David Bourget (Western Ontario)
David Chalmers (ANU, NYU)
Rafael De Clercq
Jack Alan Reynolds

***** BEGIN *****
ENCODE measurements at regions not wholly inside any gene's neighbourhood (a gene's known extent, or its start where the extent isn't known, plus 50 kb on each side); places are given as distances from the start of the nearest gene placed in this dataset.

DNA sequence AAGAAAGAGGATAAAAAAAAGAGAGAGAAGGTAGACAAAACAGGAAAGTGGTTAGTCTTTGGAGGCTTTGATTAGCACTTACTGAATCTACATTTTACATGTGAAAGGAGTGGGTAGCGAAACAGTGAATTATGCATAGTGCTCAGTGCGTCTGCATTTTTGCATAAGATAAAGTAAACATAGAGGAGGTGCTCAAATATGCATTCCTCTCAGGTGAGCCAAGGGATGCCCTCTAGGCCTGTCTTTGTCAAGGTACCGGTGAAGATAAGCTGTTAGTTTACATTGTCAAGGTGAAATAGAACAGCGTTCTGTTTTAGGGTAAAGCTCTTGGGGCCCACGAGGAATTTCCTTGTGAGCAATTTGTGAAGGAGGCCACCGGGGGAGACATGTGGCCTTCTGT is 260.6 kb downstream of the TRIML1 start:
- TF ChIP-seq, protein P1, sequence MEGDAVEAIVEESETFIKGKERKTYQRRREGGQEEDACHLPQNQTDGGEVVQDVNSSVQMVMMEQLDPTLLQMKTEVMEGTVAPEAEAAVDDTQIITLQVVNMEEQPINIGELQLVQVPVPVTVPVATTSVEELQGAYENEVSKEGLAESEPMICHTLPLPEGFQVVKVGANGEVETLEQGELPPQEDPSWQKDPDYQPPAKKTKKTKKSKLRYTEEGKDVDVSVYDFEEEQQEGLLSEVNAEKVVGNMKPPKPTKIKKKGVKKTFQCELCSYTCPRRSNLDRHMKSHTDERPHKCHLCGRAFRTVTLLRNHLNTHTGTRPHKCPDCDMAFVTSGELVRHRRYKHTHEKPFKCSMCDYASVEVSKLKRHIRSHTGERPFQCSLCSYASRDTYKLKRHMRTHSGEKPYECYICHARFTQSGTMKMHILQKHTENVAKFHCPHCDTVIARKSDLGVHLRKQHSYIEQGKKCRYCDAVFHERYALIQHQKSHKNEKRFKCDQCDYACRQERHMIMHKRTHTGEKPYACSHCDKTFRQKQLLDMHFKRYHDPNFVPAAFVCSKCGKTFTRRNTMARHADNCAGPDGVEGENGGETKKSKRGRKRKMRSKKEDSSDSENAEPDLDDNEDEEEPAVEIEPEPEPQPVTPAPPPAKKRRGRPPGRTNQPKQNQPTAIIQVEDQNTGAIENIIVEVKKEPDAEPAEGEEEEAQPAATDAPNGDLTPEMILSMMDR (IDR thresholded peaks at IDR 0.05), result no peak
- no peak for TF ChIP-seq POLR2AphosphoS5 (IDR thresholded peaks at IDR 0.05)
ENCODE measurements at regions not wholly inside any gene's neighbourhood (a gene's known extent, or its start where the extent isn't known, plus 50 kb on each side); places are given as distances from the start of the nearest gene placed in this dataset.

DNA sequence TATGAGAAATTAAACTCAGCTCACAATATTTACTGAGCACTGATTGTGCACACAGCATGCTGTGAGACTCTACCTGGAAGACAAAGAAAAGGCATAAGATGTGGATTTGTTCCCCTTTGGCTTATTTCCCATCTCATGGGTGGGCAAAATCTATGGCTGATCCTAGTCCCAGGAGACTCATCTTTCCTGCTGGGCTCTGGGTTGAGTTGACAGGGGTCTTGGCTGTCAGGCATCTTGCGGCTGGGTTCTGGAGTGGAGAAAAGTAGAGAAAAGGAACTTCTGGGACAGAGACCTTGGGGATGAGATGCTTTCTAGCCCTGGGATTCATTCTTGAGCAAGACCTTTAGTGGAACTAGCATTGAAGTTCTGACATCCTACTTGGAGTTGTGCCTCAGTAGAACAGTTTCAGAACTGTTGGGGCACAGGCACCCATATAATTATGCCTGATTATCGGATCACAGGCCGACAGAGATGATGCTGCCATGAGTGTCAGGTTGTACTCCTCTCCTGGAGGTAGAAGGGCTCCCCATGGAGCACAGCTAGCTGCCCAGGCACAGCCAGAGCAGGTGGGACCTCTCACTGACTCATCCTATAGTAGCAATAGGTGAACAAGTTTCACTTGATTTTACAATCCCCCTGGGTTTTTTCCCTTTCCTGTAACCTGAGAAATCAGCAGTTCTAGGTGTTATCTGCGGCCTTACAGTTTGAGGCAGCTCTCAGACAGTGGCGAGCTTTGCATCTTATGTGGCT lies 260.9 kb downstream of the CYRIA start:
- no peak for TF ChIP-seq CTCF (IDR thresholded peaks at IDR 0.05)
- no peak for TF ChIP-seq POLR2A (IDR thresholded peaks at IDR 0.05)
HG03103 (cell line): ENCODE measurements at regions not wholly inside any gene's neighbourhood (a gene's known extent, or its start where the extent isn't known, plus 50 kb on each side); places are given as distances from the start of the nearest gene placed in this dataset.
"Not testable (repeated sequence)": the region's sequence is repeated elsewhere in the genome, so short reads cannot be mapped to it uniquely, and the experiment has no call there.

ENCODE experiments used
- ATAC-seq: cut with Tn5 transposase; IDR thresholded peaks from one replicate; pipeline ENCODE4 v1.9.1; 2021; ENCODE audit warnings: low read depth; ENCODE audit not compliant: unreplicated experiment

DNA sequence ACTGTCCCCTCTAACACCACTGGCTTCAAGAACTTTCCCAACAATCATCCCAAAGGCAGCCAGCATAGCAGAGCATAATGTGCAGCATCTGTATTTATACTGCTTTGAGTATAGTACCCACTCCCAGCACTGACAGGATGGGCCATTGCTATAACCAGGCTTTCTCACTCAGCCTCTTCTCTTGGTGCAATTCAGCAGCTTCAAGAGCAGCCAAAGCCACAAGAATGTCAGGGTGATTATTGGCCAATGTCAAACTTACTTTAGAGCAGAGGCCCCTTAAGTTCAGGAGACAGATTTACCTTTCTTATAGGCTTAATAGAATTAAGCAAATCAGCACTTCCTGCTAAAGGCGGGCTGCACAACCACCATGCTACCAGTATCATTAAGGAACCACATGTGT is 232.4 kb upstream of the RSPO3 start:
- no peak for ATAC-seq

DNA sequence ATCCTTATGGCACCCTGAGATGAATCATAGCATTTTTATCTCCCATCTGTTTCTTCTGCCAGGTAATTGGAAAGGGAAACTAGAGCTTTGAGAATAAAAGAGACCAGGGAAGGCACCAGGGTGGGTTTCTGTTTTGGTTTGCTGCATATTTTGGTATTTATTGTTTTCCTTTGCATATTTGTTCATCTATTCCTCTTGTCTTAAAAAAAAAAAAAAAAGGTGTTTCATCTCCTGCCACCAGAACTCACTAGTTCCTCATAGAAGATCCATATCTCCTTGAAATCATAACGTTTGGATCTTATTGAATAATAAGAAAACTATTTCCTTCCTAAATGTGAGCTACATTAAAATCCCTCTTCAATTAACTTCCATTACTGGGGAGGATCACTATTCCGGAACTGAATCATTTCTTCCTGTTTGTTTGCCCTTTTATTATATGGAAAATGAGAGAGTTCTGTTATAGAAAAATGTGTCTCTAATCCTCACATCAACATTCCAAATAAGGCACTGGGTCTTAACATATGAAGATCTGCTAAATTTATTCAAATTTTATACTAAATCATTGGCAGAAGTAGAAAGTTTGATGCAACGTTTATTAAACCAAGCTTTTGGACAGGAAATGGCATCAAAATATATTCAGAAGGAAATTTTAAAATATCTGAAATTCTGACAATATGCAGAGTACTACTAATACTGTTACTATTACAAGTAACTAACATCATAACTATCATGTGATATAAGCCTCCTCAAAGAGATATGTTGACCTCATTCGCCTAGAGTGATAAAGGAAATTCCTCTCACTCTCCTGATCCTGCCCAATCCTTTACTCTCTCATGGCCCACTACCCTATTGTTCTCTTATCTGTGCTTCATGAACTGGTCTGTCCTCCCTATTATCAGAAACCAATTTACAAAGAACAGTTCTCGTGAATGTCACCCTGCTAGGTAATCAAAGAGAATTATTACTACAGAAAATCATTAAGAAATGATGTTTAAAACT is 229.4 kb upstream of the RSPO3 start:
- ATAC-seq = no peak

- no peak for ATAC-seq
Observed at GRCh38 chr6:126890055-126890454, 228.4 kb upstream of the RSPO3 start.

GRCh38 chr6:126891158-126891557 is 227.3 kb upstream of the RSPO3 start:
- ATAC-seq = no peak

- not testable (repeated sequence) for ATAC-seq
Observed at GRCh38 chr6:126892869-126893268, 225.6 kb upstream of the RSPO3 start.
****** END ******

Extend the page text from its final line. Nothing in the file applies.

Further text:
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Natural realism is the view that there is a real, metaphysical distinction between those properties, perhaps like being a quark, that are natural kinds and those, perhaps like being either red or round that are not. This is a fairly respectable doctrine, though by no means universally accepted. Perhaps slightly less well entrenched is the idea that there is a relation of causal relevance that sometimes holds between a property of a cause and a property of an effect. If causation is a relation between tokens, causal relevance is a relation between types. Finally, there’s the idea that there are many levels. Sometimes, people will talk about the relation between the mental level and the biological or physical level without meaning too much by this. But the straight-faced suggestion that levels are mind-independent features of reality will occasionally raise a skeptical eyebrow. It may be that anyone suspicious about any of these three ideas is suspicious of them all. This is as it should be. I don’t say this because I think the three characters are maximally suspicious, but because the three form a tightly knit family that to a certain extent stand or fall together. If there are natural kinds, then there are real resemblances, or objective similarities between members of those kinds. But not just any similarity counts. There’s at least one respect in which anything three miles from a burning barn is similar to anything else three miles from a burning barn. The similarities that count as far as natural kinds are concerned are causal similarities. Being a member of a natural kind must make a difference to your causal interactions. But the idea of a feature that makes a difference to your causal interactions just is the idea of a causally relevant feature. If you put the white ball into the pocket of an ordinary pool table in a bar, it will come..
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